An Australian couple has issued a stark warning to people to be wary of their mail after a thief stole their identities, committed tax fraud in their names and attempted to track them down. access their super.
The film begins shortly after Tiffany Wong orders her license in the mail, which will be delivered to their home in Melbourne in February 2021.
With the door locked at the time, it never arrived, so Tiffany and her husband, Raphael – also new parents – forgot about it.
In August of last year, Tiffany’s phone suddenly went into SOS mode, leaving her unable to make any calls.
Her phone bill also increased to $400 per week. Ms Wong admits it took a while ‘before we both came to life.’
The pair suspect a hacker stole Tiffany’s driver’s license out of the post and used her personal information to gain access to their phone and email accounts.
Australian couple Raphael and Tiffany Wong (pictured) have issued a stark warning for people to be wary of their bills after a thief, stealing their identities, committed tax fraud under their name and try to access their super.
The Melbourne couple (pictured) noticed the experience of confrontation and felt a ‘sense of violation’ after they were targeted by professional thieves
The couple quickly discovered they had ‘bought’ one iPhone and iPad – from email addresses they don’t recognize.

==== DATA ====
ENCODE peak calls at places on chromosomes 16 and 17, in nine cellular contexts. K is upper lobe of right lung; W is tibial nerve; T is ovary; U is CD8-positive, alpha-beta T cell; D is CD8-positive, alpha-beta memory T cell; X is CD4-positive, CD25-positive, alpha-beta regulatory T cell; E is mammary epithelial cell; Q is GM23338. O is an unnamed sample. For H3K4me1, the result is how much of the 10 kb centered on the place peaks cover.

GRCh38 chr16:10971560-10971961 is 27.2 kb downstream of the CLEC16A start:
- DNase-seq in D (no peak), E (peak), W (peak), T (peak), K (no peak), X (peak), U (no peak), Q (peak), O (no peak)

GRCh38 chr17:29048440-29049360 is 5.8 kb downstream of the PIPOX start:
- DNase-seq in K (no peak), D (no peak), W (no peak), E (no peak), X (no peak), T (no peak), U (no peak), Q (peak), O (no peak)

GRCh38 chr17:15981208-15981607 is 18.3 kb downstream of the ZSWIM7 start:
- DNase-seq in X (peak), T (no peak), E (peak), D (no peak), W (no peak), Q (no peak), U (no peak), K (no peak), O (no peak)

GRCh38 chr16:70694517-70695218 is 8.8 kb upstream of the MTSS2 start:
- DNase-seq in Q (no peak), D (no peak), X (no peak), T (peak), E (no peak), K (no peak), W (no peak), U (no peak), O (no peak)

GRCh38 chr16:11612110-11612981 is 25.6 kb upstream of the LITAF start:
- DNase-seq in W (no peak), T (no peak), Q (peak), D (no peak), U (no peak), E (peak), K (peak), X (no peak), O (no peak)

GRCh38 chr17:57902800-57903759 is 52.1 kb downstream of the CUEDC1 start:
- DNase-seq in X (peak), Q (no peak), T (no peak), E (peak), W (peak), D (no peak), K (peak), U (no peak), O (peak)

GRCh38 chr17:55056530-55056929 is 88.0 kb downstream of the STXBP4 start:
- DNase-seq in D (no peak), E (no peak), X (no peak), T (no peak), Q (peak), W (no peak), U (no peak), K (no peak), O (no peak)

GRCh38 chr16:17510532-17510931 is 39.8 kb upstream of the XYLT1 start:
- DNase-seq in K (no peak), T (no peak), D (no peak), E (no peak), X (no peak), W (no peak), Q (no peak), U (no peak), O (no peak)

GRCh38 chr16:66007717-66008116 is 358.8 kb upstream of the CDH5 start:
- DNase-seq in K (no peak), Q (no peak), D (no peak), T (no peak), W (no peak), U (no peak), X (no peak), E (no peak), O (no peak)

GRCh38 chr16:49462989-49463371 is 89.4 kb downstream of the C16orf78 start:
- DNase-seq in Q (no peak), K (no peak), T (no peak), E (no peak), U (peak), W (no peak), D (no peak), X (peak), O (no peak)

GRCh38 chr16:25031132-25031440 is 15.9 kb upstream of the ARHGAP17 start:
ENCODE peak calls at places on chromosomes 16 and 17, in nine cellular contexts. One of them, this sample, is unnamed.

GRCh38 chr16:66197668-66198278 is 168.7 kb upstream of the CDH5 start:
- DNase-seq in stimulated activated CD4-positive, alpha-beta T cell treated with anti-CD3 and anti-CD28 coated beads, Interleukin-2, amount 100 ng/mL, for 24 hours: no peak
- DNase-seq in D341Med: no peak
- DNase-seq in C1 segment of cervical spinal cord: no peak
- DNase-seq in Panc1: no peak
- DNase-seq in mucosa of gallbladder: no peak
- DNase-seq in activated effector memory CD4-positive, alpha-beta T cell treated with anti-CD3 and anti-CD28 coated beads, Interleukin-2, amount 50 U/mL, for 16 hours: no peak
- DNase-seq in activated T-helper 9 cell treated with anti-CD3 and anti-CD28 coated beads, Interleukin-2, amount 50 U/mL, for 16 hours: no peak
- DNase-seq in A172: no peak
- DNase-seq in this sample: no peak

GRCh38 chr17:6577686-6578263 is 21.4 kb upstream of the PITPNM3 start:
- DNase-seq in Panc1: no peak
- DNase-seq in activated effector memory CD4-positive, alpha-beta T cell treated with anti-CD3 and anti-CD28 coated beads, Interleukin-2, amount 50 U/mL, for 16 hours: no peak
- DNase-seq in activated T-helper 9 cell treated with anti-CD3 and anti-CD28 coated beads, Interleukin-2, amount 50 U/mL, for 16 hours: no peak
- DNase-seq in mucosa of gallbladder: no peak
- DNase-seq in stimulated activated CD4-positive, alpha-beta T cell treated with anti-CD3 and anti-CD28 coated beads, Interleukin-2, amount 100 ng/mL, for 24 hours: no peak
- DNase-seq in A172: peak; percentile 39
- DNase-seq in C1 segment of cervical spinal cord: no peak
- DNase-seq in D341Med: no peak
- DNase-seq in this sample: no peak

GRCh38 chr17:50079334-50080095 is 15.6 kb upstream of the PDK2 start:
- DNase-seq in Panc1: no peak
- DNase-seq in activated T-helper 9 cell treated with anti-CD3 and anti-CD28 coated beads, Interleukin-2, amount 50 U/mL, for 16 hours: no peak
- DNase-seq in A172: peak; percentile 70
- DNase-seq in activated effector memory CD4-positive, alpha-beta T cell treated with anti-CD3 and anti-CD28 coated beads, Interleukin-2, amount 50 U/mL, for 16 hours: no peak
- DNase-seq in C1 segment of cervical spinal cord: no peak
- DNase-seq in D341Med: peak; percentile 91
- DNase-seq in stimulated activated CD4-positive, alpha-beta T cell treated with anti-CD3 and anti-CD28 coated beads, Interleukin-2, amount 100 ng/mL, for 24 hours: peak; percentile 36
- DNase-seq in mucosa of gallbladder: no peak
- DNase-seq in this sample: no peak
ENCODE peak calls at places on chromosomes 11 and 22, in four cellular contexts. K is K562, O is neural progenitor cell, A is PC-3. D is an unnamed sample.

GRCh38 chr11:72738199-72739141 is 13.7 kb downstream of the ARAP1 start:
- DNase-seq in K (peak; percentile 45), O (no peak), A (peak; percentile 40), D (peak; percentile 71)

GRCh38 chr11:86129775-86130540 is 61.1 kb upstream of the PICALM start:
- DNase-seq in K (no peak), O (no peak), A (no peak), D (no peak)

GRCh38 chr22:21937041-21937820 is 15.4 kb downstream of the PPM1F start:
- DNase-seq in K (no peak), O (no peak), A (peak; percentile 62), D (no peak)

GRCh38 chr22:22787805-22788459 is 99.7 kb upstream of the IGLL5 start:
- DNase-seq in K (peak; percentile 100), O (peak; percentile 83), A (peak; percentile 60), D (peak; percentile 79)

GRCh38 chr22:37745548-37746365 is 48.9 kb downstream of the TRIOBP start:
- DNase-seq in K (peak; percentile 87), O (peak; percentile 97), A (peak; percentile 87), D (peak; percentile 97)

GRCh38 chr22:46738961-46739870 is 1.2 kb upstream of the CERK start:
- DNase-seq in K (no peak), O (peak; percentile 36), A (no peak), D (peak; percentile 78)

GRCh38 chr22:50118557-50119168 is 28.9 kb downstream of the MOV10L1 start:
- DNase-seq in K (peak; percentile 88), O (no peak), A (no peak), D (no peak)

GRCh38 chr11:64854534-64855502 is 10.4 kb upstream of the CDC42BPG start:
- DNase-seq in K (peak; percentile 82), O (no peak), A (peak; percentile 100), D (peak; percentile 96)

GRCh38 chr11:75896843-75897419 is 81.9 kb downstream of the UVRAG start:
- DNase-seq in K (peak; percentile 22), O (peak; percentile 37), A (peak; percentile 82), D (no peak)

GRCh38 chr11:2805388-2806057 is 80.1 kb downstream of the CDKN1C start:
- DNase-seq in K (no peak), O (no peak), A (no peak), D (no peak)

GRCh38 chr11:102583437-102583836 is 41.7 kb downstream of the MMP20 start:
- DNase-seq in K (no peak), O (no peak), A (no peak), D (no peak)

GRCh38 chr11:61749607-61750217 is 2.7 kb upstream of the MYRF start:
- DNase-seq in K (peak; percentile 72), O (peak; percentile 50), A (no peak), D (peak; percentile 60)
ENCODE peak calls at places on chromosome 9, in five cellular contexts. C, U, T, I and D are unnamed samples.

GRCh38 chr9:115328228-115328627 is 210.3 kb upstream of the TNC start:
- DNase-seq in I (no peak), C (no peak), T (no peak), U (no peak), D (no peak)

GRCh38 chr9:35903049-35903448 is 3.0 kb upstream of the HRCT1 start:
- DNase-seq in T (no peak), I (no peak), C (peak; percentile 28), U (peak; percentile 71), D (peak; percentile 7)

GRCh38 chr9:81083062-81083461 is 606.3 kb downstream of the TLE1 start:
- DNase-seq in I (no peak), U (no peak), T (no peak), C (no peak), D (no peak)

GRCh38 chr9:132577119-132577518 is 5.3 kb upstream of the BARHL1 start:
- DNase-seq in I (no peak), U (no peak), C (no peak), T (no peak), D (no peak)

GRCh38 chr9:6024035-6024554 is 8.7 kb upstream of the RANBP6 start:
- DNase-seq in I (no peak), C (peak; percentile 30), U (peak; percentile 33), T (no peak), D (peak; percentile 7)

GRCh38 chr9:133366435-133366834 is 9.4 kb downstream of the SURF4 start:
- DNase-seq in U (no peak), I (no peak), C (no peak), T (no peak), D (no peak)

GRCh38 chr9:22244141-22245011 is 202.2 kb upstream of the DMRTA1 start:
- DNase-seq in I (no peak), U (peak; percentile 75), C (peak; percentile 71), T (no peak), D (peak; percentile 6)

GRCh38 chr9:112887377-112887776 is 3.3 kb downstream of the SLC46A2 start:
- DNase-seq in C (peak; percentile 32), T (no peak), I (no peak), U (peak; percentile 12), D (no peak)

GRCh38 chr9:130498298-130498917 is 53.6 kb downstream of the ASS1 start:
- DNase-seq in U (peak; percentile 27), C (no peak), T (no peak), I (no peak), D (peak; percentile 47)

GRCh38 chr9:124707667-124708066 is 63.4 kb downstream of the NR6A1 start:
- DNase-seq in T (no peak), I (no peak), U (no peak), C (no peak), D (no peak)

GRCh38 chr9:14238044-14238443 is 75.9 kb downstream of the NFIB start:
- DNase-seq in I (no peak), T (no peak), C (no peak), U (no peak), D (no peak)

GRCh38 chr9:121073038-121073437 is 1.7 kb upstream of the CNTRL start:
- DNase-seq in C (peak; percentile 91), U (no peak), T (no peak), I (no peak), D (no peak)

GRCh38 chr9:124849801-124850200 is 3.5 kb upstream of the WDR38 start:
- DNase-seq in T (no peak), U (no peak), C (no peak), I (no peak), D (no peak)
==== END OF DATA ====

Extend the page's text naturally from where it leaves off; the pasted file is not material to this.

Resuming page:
Raphael told news.com.au: ‘Once we realized someone had updated our details, that’s when the alarms started ringing.
His wife added that the couple kept changing the security password, so they panicked.
And at the same time, Tiffany was also having trouble logging into her own email address.
Weeks later, Mr. Wong was contacted about his super fund.
Hackers tried to incite his early release of funds – but luckily, his vigilant accountant thwarted a blatant tax fraud scheme that could have raised up to $42,000.
The couple said they felt worried and ‘felt violated’ following the incident.
Incredibly, the hackers also managed to swap out Ms Wong’s SIM card – which would then allow them to ‘take control’ of the phone number.
As recently as December, thieves told Optus that their phones and wallets had been stolen and they were asking for a new SIM card – while illegally spoofing Ms. Wong’s identity.
For privacy and ‘cybercriminal’ reasons, the request was denied.
Ms Wong, who has changed her number, still has identity issues, with her passport now expired.
She also couldn’t get a new driver’s license from Vic Roads until police concluded their report and confirmed it had been stolen.
She filed a cyber report in September, with Victoria police confirming it was ‘currently being examined.’
The couple believe savvy thieves used Ms Wong’s driver’s license to take her identity (photo available)
Wong’s first learned they had been targeted after one of their phone bills with Optus increased by $400 per month